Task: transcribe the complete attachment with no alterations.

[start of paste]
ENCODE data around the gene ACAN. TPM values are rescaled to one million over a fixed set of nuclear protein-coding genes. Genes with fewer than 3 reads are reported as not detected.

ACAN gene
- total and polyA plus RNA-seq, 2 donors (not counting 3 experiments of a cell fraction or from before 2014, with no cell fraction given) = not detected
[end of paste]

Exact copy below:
ENCODE data around the gene ACAN. TPM values are rescaled to one million over a fixed set of nuclear protein-coding genes. Genes with fewer than 3 reads are reported as not detected.

ACAN gene
- total and polyA plus RNA-seq, 2 donors (not counting 3 experiments of a cell fraction or from before 2014, with no cell fraction given) = not detected